“The biggest thing is if we work together ... if one guy is winning (his matchup) it’s hard for that guy to take out the quarterback, especially with a lot of mobile quarterbacks,” Ogundeji said. “But when you’ve got a lot of guys, four guys, coming at him and you collapse the pocket, that’s when you get the quarterback struggling, you get sacks and sack-fumbles. That’s the biggest thing is to get all four guys to the quarterback.”
The defense has been tested in practice by the mobility of quarterbacks Marcus Mariota and Desmond Ridder.
“Marcus can scramble,” Ogundeji said. “Desmond can scramble. Working together, it helps us get better. Boxing in the quarterback together, NFL teams now, most of the quarterbacks can run now.”
Ogundeji hopes this season’s performance receives a boost from the offseason time spent with Grady Jarrett, the team’s defensive elder statesman who is consistency personified. How was it like spending the summer with the two-time Pro Bowler who has played in all 79 games he has dressed for the last five seasons?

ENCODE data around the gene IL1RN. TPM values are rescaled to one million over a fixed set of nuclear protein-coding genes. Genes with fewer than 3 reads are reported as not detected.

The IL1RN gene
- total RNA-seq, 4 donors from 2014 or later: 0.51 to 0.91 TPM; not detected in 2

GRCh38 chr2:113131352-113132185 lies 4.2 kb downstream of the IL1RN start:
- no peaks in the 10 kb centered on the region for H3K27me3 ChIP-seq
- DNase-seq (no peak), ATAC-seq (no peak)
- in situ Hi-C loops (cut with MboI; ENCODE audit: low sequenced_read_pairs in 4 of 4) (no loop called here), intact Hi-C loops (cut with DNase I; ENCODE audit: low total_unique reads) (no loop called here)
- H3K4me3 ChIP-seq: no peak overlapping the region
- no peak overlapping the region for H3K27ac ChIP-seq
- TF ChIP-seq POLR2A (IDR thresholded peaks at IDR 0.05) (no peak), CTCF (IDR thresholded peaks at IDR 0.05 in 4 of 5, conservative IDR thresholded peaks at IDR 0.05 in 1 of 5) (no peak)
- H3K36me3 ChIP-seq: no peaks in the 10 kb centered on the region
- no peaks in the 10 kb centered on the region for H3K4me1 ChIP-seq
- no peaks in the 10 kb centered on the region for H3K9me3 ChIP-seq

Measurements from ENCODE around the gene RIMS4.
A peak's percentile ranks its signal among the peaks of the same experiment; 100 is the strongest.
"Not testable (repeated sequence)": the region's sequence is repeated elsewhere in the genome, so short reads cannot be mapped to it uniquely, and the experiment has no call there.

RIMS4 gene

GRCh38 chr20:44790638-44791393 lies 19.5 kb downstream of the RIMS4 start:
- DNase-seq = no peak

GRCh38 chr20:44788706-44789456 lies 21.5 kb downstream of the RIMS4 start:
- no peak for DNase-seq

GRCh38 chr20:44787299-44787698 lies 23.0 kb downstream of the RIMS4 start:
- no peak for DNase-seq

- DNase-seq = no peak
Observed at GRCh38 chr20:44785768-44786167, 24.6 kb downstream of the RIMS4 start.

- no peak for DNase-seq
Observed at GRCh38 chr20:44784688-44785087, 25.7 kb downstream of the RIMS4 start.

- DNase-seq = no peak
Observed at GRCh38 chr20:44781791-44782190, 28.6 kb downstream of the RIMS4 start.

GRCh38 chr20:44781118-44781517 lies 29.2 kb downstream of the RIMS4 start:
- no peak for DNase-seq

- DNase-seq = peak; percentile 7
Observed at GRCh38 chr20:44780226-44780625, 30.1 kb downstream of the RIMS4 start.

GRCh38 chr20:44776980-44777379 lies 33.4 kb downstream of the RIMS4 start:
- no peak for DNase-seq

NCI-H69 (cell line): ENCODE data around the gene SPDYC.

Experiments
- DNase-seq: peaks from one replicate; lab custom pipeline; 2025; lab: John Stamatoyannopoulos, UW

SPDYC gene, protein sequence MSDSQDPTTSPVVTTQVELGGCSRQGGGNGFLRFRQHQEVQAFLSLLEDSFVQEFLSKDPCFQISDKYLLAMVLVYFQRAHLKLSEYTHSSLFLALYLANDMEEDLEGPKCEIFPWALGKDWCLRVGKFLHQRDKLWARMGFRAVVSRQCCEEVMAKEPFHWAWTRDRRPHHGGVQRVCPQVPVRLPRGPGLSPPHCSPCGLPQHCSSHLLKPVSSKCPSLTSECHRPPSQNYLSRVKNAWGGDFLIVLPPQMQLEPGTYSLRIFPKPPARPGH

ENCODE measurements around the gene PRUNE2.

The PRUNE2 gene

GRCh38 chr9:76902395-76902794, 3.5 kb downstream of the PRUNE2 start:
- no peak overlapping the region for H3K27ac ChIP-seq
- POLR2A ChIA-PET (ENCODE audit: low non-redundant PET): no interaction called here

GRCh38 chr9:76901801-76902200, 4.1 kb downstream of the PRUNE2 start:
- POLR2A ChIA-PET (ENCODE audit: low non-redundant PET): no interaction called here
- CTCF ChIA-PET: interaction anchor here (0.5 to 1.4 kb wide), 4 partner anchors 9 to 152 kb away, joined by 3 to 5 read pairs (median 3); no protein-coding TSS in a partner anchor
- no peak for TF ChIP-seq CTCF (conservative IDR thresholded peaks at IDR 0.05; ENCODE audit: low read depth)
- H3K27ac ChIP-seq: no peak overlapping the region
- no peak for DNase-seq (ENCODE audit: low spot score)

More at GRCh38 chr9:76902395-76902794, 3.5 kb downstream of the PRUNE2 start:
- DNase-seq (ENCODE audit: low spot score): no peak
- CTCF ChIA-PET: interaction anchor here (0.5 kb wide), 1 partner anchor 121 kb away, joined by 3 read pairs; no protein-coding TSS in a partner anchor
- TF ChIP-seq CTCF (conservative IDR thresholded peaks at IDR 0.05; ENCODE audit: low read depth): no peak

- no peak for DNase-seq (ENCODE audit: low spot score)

“I’m not going to lie. It’s nonstop with him,” Ogundeji said. “It’s like two hours, not really a lot of rest. You’re just working the whole time. It was good work. It was the best work that I’ve (done) in a while. That’s why he is who he is. You can tell by seeing him work.”
Ogundeji also studied the moves of Romeo Okwara (Lions), Maxx Crosby (Raiders) and Sam Hubbard (Bengals) over the offseason.
“They are players who I feel like I have similar traits,” Ogundeji said. “I try to work the similar moves. They have long arms like me. I tried to focus on those guys and work off of their rushes.”
Ogundeji hopes the offseason work – in the weight room and the film room – will help change the perception of the team’s pass rush created by last season’s NFL-worst sack total.
“We have to change that,” Ogundeji said. “The only thing we can do is show it on the football field.”
The Bow Tie Chronicles